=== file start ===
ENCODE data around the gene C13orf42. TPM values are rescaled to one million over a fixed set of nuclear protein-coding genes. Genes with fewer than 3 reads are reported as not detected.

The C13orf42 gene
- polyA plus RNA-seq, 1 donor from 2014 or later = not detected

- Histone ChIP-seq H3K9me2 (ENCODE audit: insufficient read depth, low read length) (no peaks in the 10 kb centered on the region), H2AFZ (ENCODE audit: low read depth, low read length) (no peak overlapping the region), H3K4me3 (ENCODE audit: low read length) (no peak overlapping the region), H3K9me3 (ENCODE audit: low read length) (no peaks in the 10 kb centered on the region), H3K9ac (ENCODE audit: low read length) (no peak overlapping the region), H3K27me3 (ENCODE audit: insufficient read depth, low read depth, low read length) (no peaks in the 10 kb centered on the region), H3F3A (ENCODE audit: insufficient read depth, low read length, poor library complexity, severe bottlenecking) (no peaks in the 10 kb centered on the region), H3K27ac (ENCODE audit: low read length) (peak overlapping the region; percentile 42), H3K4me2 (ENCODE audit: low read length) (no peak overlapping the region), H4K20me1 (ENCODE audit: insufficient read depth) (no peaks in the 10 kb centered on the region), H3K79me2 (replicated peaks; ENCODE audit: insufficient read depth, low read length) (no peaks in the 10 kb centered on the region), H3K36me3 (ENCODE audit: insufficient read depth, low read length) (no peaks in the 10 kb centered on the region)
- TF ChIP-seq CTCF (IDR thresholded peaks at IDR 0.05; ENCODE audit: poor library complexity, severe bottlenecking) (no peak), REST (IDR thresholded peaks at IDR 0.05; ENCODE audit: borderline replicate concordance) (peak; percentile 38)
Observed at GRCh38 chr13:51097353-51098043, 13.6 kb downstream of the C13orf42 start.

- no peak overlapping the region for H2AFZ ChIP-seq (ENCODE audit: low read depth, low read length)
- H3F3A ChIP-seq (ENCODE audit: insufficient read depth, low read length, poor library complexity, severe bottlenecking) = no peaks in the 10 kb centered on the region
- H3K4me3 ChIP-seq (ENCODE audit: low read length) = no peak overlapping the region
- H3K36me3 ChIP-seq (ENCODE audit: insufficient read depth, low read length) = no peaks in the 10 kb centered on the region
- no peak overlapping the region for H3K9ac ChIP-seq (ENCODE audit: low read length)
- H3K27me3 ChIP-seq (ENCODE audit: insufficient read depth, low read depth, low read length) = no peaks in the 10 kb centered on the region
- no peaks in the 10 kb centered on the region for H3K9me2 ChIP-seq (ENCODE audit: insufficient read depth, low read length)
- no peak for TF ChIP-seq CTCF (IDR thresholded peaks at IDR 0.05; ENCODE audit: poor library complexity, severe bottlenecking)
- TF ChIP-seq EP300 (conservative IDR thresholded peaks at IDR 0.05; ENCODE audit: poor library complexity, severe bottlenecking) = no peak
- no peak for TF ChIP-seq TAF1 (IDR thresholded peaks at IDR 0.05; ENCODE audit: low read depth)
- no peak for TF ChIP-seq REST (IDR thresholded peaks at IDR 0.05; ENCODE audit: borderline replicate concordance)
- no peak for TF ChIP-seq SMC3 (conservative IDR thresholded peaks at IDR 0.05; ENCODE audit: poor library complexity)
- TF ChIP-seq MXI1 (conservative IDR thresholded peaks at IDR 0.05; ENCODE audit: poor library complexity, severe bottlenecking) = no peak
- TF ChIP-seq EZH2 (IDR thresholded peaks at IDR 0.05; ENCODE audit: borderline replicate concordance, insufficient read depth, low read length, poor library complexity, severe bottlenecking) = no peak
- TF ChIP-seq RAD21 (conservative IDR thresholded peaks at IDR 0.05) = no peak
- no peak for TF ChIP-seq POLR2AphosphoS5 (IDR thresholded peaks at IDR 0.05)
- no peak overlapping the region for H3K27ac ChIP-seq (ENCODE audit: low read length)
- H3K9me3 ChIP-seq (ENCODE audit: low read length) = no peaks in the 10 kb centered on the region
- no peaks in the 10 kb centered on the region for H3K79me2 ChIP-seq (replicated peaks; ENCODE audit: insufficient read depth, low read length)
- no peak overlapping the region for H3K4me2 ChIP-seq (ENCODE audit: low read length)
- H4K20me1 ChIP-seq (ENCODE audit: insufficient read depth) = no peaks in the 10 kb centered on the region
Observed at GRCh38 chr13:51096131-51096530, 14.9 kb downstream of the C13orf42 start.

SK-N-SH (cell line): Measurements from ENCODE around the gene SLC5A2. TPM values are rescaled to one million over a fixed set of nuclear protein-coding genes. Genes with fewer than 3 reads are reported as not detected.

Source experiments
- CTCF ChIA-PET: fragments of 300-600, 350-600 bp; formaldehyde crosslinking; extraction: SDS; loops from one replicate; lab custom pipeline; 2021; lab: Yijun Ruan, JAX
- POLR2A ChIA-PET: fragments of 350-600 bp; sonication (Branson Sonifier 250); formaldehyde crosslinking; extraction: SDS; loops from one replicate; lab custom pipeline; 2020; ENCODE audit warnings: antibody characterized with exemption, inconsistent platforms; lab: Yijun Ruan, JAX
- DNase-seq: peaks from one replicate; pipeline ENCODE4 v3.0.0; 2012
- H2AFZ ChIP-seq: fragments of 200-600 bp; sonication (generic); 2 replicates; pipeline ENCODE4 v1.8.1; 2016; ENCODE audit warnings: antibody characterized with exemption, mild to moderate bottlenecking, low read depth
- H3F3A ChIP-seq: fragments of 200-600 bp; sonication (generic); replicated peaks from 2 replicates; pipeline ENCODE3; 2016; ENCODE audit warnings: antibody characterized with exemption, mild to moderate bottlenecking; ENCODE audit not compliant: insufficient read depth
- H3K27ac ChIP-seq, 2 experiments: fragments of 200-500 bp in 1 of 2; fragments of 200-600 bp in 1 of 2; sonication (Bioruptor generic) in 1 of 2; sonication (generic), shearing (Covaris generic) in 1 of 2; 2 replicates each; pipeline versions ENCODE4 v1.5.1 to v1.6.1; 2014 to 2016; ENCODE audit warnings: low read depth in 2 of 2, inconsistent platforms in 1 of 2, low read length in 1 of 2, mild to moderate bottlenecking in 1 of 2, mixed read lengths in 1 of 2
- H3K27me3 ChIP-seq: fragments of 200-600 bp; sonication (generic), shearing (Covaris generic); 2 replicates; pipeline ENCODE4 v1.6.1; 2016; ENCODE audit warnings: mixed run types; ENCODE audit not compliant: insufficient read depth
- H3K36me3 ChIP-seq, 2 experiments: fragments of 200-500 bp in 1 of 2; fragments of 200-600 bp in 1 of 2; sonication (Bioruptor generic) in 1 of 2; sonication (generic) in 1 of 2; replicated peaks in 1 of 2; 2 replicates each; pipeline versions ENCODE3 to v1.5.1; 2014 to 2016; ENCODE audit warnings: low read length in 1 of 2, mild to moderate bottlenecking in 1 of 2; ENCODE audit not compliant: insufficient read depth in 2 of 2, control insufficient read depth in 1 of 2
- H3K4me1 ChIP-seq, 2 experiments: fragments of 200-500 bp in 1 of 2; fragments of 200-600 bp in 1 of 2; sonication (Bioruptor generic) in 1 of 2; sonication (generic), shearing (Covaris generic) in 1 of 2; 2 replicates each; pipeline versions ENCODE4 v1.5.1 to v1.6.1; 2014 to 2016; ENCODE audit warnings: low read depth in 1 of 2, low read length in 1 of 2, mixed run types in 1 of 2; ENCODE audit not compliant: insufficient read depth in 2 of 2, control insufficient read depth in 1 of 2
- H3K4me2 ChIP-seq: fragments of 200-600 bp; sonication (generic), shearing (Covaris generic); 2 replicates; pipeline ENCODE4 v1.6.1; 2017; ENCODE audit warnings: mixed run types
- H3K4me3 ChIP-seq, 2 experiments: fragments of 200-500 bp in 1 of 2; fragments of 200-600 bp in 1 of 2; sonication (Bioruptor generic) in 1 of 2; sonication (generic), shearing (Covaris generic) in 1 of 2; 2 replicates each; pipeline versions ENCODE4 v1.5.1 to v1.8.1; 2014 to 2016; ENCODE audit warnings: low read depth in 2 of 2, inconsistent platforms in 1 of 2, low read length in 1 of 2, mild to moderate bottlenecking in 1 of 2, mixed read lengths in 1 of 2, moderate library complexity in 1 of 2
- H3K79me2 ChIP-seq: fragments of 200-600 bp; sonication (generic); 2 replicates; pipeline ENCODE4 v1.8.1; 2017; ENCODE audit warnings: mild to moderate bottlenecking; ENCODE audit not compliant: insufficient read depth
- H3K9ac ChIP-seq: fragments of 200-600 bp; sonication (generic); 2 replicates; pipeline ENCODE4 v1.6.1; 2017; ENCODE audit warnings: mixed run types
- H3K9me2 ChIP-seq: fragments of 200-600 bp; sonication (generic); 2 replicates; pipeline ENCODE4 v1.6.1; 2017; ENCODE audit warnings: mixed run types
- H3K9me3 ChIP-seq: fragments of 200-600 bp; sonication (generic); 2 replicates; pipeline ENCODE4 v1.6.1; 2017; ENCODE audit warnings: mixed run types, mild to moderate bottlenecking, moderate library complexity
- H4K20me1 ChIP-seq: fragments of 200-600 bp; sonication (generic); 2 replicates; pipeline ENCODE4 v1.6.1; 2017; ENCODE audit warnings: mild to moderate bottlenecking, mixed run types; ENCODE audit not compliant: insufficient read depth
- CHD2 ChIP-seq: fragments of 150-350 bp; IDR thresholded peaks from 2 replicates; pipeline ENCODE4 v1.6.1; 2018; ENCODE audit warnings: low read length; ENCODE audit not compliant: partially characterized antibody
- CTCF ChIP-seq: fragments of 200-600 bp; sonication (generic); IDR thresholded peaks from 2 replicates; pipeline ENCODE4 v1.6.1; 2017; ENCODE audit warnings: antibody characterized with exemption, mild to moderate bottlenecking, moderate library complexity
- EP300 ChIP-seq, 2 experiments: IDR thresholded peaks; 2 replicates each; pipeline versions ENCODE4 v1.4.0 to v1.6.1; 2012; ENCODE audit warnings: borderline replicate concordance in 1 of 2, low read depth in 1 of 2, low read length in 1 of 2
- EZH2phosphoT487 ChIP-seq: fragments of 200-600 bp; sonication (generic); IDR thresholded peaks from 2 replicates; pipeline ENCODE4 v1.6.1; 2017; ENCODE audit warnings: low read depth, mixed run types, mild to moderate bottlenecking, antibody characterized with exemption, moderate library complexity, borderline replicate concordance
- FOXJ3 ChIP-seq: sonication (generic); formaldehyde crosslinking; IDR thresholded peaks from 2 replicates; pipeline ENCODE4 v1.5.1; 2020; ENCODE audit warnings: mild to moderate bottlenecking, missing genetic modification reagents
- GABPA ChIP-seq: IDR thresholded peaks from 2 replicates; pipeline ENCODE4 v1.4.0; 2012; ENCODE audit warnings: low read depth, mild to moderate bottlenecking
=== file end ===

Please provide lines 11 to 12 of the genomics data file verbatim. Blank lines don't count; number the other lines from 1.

- no peak overlapping the region for H3K9ac ChIP-seq (ENCODE audit: low read length)
- H3K27me3 ChIP-seq (ENCODE audit: insufficient read depth, low read depth, low read length) = no peaks in the 10 kb centered on the region